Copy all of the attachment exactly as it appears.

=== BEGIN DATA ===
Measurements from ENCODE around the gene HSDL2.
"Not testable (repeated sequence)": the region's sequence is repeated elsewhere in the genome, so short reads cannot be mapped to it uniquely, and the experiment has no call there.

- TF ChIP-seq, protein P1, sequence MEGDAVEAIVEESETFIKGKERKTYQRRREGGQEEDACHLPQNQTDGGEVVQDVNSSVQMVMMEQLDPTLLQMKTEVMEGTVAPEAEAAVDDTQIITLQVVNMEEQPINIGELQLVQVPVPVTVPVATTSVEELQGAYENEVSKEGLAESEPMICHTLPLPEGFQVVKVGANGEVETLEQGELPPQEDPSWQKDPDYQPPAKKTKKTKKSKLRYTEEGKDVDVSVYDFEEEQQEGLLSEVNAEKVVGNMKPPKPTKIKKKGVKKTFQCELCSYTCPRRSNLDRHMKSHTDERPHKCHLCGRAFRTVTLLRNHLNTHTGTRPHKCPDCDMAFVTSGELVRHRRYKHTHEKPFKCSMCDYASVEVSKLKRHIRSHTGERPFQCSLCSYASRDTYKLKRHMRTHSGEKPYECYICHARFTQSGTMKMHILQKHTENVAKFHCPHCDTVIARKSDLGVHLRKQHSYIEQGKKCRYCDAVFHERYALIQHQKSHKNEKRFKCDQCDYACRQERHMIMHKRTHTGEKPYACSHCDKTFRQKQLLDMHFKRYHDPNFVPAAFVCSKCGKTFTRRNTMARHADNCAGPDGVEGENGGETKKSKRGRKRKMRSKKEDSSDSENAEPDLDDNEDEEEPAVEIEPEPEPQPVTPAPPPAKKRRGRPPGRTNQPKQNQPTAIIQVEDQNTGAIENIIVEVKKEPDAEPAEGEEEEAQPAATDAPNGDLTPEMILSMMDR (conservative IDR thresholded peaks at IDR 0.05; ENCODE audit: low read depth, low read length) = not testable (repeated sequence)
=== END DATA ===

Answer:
Measurements from ENCODE around the gene HSDL2.
"Not testable (repeated sequence)": the region's sequence is repeated elsewhere in the genome, so short reads cannot be mapped to it uniquely, and the experiment has no call there.

- TF ChIP-seq, protein P1, sequence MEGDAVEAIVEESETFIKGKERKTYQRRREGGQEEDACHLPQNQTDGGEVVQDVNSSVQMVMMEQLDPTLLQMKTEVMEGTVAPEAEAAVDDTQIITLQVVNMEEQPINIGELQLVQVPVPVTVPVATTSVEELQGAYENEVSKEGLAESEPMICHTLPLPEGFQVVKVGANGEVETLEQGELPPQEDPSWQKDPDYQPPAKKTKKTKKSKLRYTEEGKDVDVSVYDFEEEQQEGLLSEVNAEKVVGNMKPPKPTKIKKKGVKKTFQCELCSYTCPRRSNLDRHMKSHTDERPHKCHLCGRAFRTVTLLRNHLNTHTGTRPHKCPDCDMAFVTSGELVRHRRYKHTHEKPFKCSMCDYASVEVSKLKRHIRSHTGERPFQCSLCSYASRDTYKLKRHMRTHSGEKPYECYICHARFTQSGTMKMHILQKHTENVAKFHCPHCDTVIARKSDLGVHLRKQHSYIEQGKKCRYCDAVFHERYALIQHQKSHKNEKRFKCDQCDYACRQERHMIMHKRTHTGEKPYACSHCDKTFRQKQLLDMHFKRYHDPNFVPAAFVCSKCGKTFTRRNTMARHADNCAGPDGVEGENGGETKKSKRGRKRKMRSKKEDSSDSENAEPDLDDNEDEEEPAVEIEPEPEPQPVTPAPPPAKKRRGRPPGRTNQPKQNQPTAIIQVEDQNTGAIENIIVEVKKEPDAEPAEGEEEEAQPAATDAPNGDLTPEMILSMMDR (conservative IDR thresholded peaks at IDR 0.05; ENCODE audit: low read depth, low read length) = not testable (repeated sequence)